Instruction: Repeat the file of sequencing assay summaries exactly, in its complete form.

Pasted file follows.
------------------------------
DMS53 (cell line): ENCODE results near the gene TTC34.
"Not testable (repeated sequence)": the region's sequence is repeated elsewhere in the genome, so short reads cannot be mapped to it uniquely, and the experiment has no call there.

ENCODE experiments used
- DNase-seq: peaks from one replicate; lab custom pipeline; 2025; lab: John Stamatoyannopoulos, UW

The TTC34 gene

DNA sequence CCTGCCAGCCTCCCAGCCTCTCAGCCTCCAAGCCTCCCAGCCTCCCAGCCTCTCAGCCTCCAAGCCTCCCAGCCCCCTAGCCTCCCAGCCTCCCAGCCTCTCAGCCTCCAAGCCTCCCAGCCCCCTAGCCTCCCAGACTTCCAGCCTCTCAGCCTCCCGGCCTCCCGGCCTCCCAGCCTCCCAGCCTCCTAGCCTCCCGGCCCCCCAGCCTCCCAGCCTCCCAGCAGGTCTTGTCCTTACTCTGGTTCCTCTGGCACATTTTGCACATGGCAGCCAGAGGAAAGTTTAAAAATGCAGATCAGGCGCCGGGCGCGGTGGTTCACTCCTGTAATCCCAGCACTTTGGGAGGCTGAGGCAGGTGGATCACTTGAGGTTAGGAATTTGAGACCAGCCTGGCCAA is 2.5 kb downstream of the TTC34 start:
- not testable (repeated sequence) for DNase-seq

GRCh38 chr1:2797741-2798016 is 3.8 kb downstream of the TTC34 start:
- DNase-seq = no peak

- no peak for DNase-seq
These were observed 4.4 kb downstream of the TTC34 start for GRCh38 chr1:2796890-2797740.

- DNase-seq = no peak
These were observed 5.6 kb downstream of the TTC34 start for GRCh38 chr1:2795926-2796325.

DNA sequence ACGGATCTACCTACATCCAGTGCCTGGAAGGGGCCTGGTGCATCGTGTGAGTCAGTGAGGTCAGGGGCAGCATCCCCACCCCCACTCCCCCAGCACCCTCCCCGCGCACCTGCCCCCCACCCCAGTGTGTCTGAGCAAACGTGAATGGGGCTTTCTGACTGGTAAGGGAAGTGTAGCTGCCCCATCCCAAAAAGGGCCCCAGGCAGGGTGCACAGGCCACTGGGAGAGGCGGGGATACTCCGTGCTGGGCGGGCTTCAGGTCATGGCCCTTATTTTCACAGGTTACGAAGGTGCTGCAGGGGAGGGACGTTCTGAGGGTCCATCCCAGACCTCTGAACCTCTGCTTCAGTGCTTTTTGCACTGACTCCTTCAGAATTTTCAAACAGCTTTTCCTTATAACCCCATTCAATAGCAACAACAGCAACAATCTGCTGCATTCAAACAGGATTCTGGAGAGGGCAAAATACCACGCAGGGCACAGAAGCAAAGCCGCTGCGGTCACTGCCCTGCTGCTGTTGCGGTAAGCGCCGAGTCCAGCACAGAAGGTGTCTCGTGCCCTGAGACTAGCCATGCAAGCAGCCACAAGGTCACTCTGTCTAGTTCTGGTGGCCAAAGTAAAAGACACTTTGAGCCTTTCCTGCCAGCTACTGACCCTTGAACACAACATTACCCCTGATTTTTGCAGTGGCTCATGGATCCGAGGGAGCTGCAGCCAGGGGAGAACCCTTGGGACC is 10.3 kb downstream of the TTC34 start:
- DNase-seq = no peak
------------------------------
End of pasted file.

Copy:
DMS53 (cell line): ENCODE results near the gene TTC34.
"Not testable (repeated sequence)": the region's sequence is repeated elsewhere in the genome, so short reads cannot be mapped to it uniquely, and the experiment has no call there.

ENCODE experiments used
- DNase-seq: peaks from one replicate; lab custom pipeline; 2025; lab: John Stamatoyannopoulos, UW

The TTC34 gene

DNA sequence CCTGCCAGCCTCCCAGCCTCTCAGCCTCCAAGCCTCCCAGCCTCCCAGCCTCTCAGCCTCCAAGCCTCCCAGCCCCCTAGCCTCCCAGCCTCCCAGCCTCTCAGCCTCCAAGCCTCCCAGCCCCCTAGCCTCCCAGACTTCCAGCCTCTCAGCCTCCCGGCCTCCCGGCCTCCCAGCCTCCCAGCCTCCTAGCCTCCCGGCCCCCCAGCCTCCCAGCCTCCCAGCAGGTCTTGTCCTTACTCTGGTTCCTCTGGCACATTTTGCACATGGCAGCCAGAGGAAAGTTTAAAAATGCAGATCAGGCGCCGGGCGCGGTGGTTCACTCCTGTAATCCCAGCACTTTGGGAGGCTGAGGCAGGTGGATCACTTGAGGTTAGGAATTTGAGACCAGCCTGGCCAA is 2.5 kb downstream of the TTC34 start:
- not testable (repeated sequence) for DNase-seq

GRCh38 chr1:2797741-2798016 is 3.8 kb downstream of the TTC34 start:
- DNase-seq = no peak

- no peak for DNase-seq
These were observed 4.4 kb downstream of the TTC34 start for GRCh38 chr1:2796890-2797740.

- DNase-seq = no peak
These were observed 5.6 kb downstream of the TTC34 start for GRCh38 chr1:2795926-2796325.

DNA sequence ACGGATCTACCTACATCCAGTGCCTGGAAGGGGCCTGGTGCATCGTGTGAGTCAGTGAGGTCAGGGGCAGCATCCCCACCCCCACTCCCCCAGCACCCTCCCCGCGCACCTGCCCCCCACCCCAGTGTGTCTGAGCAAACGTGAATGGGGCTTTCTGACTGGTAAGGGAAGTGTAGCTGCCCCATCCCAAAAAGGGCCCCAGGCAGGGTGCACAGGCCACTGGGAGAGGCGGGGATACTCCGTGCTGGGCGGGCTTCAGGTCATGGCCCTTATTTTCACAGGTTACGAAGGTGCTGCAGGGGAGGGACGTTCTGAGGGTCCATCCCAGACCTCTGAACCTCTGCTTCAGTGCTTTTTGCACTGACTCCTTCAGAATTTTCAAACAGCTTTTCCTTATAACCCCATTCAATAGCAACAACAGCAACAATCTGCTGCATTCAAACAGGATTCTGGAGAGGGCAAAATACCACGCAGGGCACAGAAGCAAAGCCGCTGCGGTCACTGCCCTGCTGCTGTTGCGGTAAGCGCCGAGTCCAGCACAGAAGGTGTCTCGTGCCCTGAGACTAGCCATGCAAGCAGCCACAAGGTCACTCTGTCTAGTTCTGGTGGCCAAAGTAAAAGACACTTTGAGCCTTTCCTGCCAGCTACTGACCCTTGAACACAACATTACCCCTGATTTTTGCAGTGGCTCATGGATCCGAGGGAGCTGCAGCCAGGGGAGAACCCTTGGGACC is 10.3 kb downstream of the TTC34 start:
- DNase-seq = no peak